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From "Bob Paige" <bobpa...@gmail.com>
Subject Re: page metadata again
Date Wed, 23 Jul 2008 12:43:00 GMT
I have a prototype of my metadata proposal implemented, and have run into a
snag.

My (erroneous) assumption was that by implementing preSave and preTranslate
filters I could encode the metadata without the user knowing. This is
certainly true for the scenario where the user enters some metadata, saves
the page, and views it. Unfortunately, the preTranslate filter is not called
prior to an edit so when the user edits a page after saving it they will see
the encoded metadata. I can write the encoding logic (in the preSave) filter
to handle this situation, but it is still messy in that the user is now
aware of my 'fiddling' behind the scenes.

I don't suppose there is some other mechanism that would allow me to decode
prior to an edit? Could I extend WikiEngine or PageManager to behave the way
I want, and insert my own instance into the server?

-- 
Bobman

On Mon, Jul 21, 2008 at 4:48 AM, Christophe Dupriez <
christophe.dupriez@poisoncentre.be> wrote:

> Hi Bob!
>
> Interesting discussion and proposals!
>
> I would like to emphazize the need of page structures associated with page
> types.
>
> One may think that what I want is a data base, not a Wiki: it is partly
> true, I would like to combine important advantages of a data base with those
> of a Wiki.
>
> Some applications examples:
> * Application parameterisation: Imagine that paragraphs (groups of lines)
> within a .properties becomes a Wiki page. The documentation would be
> integrated within the page and parameter values could be field values of a
> WikiForm.
>  Here the pages could be replaced when a newer version of the application
> would be installed BUT the data in the fields would be stored separately.
> The user would see a dynamic merge between a Form and metadata values.
>  Goodbye awful XML files for application parameters!
>  So for me, a page type would be a template containing a Form where page
> (meta)data is merged automatically to produce the page presented to the
> user. There would be to display mode (separate template?): one "read only"
> and another one "edit mode"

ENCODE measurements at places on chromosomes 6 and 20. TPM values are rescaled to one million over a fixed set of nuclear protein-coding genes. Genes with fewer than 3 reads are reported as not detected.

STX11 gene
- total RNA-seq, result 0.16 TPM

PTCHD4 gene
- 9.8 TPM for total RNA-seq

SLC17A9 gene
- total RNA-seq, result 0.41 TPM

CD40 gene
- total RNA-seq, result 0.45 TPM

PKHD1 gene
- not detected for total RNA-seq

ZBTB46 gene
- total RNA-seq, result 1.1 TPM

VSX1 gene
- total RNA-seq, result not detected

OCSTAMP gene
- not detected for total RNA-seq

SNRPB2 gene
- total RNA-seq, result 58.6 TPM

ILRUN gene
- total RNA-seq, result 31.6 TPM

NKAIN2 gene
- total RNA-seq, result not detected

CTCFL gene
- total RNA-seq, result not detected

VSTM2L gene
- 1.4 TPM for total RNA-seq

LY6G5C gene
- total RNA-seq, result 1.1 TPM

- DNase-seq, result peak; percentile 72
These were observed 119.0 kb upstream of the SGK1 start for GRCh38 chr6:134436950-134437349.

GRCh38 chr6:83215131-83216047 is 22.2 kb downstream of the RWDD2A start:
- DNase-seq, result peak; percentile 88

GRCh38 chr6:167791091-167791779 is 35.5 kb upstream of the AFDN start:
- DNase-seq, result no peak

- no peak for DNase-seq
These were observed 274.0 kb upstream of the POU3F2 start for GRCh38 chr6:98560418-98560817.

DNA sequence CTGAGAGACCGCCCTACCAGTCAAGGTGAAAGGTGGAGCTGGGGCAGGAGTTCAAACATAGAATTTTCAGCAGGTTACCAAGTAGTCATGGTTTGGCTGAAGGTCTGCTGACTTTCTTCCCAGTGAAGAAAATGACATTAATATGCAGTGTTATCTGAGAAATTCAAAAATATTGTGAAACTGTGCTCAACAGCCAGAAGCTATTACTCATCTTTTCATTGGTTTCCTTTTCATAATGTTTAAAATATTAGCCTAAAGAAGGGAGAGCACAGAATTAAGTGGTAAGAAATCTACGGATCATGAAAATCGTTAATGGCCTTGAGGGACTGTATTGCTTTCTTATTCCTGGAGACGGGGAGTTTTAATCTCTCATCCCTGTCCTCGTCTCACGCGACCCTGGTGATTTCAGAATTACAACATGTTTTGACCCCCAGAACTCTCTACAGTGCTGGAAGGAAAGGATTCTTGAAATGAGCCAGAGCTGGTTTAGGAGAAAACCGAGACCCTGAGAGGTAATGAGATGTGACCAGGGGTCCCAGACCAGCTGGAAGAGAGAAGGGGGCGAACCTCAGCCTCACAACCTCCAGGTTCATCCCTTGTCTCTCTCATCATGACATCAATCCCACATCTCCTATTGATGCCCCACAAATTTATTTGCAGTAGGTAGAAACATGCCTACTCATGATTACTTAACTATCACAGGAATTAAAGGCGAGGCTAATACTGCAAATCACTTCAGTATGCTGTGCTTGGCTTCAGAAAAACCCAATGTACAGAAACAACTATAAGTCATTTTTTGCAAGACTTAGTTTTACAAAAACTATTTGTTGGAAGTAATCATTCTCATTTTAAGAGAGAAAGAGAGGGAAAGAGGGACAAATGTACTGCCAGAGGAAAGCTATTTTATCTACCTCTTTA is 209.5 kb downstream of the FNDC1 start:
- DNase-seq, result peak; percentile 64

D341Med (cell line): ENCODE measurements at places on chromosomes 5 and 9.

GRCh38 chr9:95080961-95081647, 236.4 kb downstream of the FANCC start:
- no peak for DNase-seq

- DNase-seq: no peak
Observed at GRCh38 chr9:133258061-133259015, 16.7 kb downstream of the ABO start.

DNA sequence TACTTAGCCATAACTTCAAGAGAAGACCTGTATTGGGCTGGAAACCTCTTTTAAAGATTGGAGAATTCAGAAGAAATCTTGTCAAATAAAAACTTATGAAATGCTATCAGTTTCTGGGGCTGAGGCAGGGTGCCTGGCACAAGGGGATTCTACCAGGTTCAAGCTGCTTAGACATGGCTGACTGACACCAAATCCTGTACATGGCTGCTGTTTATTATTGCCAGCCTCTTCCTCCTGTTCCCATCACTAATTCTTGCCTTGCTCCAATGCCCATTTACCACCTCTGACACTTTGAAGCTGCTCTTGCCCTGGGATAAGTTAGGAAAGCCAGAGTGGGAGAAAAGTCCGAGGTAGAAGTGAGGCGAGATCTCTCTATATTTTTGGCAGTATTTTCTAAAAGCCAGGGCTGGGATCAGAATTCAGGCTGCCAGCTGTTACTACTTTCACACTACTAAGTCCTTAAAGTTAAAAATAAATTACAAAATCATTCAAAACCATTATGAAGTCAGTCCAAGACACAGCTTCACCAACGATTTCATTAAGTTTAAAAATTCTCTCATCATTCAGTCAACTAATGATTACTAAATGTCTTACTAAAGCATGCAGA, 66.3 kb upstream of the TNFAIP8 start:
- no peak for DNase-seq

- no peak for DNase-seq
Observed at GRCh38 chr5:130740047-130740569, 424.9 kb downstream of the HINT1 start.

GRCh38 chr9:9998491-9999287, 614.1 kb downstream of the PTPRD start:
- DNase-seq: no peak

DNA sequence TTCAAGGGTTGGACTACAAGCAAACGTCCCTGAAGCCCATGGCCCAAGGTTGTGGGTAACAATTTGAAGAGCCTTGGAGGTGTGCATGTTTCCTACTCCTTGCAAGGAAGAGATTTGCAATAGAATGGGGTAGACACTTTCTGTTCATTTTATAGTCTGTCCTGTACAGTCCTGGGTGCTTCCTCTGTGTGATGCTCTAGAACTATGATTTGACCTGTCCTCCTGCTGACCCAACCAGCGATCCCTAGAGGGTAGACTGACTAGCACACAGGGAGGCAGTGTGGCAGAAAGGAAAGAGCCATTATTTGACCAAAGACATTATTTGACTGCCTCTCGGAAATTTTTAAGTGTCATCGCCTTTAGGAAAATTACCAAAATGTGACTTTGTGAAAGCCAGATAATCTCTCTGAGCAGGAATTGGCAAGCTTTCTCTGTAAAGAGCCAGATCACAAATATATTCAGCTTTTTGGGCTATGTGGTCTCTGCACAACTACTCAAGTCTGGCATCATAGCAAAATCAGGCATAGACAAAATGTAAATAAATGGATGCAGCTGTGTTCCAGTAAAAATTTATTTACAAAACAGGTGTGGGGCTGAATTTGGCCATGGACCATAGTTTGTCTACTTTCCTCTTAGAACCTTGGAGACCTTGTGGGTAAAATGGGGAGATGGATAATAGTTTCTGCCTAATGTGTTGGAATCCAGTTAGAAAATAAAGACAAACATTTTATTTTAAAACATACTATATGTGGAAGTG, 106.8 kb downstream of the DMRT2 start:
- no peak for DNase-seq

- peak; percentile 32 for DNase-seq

> * Encyclopedia: pages of a given category (type) would require a name, a
> translated name in english, synonyms, antonyms, grammatical characteristics
> and a definition. Those could be edited through fields in a form to
> guarantee that the structure is respected
> * Any kind of directory: names, structured information and the
> description/definition (with Wikitext)
>
> Personnaly, I like the idea of "Namespace" where projects and types are
> represented in a hierarchy of prefixes to page name (your option 2).
> As I said before, the only thing needed and beneficial anyway, is a "beefed
> up" rename function to rename a whole hierarchy of page. For instance,
> rename XXXXX.{*} to YYYYY.{1}
>
> So, my personal proposal:
>
> (metadataX indicates any name for a metadata field, valueX the
> corresponding value)
>
> project.type.page  contains  [{SET metadata1='value1'}][{SET
> metadata2='value2'}]...
> project.TEMPLATES.type.DEFAULT contains default values for metadata: [{SET
> metadata1='value1'}][{SET metadata2='value2'}]...
> project.TEMPLATES.type.DISPLAY contains a display template where
> ${metadataX} indicates where the different metadata fields are inserted. One
> may want to be able to indicate conditional labels appearing only when
> metadataX exists.     Something like ${metadataX?text if metadataX
> exists:text if metadataX does not exist} could do the trick.
> project.TEMPLATES.type.EDIT would contain an edit form where fields are
> metadata fields that will be stored.
>
> With some moral support (and critics/suggestions!) of the community, I may
> implement this... or help anyone involved.
>
> Christophe Dupriez
> Centre Antipoisons-Antigifcentrum
> C/o Hôpital Central de la Base Reine Astrid
> Rue Bruyn
> 1120 Bruxelles
> Belgique
> tel 32-(0)2.264.96.36
> fax 32-(0)2.264.96.46
>
>
>
> ----- Original Message -----